December 2021 – Drew Theological School has been a leader in innovation with years of experience with synchronous learning—offered well before the onset of the COVID-19 pandemic.
The pandemic prompted the Theological School to adapt and pivot to fully remote learning—and introduce asynchronous versions of the core curriculum of Drew’s master’s degrees for ministry vocations, a challenge embraced by the faculty and community.
Many factors must be considered when offering an asynchronous degree in order to provide a successful online learning environment. Continuously adjusting and adapting, Drew considers student needs, learning goals, and the instructional technologies available to create a student-centric learning experience. “We select content delivery strategies and activities that promote self-reflection and accessibility for students in a variety of time zones, and align our content across both the in-person and online/asynchronous modalities,” said Graduate Division of Religion student and Teaching Assistant Kelsey Wallace T’22.
While Drew’s campus is now open, the synchronous and asynchronous options remain—affording students the opportunity to receive a Drew education from literally anywhere in the world. As a result, international enrollment has increased over 20 percent since 2019.
We recently spoke with Rebecca Maiko T’23, a Master of Divinity student for insight on what it’s like to start her Drew degree asynchronously from her native Kenya.
What brought you to Drew Theological School?
I learned about Drew Theological School through many avenues. There is actually another Drew student from my United Methodist Church (UMC) District in Nairobi. I researched the programs and the school’s achievements on Drew’s website, and my brother, a United Methodist pastor, encouraged me to apply.
My vocational path is to become a member of the clergy in the UMC. I chose the MDiv program at Drew because it has been my passion to serve in the church since I was young.
What were your deciding factors to attend school virtually/asynchronously in New Jersey?
There are so many factors that led to such a decision. I began my program at Drew online when COVID-19 had already hit many countries. Because of COVID-19, I was having difficulty obtaining the credentials to come to the U.S. as an international student. With the asynchronous options, I am able to continue on my educational path at Drew from Kenya.
It is my intent to come to New Jersey next fall and finish my degree in person. The asynchronous option afforded me the ability to not delay my studies.
What are the benefits of starting your degree asynchronously?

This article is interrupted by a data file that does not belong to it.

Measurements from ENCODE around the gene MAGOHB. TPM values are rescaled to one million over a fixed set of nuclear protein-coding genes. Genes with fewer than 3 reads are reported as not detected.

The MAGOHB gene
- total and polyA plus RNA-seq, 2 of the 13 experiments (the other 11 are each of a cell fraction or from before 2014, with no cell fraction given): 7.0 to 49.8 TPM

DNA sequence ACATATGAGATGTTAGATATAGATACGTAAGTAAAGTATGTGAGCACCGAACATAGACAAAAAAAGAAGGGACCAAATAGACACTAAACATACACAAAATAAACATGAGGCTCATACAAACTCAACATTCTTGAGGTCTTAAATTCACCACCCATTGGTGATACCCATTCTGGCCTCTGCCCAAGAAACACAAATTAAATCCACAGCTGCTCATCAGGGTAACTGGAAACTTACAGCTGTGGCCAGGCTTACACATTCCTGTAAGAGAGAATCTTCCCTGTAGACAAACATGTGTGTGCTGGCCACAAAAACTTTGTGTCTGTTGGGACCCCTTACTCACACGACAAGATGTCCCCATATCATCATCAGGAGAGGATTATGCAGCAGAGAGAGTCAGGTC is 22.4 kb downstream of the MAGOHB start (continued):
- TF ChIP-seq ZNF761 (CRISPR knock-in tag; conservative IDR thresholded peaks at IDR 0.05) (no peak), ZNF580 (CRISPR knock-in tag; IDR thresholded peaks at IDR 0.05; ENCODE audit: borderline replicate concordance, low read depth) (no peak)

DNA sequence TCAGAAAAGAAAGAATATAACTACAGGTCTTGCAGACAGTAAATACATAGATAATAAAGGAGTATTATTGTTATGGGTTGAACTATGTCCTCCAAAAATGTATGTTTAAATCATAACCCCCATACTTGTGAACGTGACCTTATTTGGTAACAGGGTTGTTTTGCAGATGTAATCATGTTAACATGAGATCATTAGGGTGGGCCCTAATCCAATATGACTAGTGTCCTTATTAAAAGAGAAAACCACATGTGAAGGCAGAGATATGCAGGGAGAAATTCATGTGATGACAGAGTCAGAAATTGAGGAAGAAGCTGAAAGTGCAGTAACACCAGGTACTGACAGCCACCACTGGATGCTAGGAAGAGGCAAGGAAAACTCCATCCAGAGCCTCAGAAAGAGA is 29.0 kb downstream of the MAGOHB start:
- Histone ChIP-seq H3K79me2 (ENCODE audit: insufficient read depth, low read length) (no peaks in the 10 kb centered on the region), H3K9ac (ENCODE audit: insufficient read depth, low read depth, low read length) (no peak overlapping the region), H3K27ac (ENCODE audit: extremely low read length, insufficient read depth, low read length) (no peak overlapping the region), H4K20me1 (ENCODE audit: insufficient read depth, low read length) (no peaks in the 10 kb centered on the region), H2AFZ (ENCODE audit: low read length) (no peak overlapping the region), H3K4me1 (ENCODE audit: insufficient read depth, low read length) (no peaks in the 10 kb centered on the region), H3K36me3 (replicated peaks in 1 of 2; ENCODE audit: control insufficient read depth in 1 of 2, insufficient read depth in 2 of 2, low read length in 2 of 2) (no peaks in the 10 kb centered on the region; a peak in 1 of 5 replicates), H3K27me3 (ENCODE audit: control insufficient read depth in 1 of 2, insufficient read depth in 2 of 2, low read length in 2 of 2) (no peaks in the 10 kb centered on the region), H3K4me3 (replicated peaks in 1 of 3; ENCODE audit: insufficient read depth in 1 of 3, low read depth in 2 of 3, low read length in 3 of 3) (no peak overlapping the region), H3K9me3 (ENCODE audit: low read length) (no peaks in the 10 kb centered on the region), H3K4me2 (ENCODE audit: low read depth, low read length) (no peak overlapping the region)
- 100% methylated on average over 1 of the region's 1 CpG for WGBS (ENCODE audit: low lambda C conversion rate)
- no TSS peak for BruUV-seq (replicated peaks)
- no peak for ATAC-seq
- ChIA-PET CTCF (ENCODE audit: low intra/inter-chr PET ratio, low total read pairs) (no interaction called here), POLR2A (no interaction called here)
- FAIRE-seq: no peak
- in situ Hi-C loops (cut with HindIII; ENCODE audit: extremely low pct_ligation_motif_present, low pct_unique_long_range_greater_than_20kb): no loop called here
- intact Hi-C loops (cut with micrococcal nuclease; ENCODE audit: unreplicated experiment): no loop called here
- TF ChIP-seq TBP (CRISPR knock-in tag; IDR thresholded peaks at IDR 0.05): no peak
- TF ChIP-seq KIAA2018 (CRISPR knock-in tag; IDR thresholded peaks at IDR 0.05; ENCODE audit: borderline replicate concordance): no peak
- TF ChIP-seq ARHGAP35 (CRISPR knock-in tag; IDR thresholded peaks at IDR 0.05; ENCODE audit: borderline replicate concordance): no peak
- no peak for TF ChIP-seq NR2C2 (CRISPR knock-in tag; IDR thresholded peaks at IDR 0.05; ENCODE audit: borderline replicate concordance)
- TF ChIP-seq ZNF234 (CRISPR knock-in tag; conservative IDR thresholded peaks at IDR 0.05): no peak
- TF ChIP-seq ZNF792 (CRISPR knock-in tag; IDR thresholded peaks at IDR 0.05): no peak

It saves me time since I can plan for my own work accordingly and work at my own pace. I have adjusted my time management skills greatly. And it saves money in terms of housing and commuting costs.
And the challenges?
Being a woman progressing with my studies and especially church ministries is a challenge in my community. It is difficult to find people who can hold your hand because many people view religious studies as a waste of time and resources, especially for a woman.
Technological issues can arise, but my Drew colleagues are there for me always.
Some asynchronous students experience feelings of isolation due to our locations. My thanks to Drew for coming up with virtual worship where sometimes we meet in this digital space—giving me a sense of belonging.
Tell us about your internship.
First and foremost, the UMC is growing in Kenya. For this reason, my mentor has organized my internship in such a way that I can teach in different churches, both small- and medium-sized, within my district in order to gain more exposure and experience.
My main internship is at the Highrise UMC, a slum-based church with a membership of approximately 30 members near my home in Kenya. I am able to do this with the support and consultation from my advisor and Drew’s Vocation and Formation Office.
I also minister to high school students within my district and offer spiritual care and therapy in a hospital where substance addicted police officers are rehabilitated through the police chaplaincy department.
Finally, I teach children in Good News (Bible) Clubs through Holding Hands Ministry, an organization that ministers to the needy.
Anything else you would like to share?
I appreciate my professors, the faculty team, and the teaching assistants as a whole for the great support that they have granted me so far to ensure that earning my degree asynchronously is not a burden.
It was so hard for me when I began since this was my first virtual class and I had a fear of the unknown, but with the support of my mentor, Dean Johnson-DeBaufre—and many others—the journey continues to get easier. Their quick responses to my emails have been a motivation to me and has helped me to meet deadlines across time zones.
I look forward to joining my professors and classmates on the Drew campus next fall.
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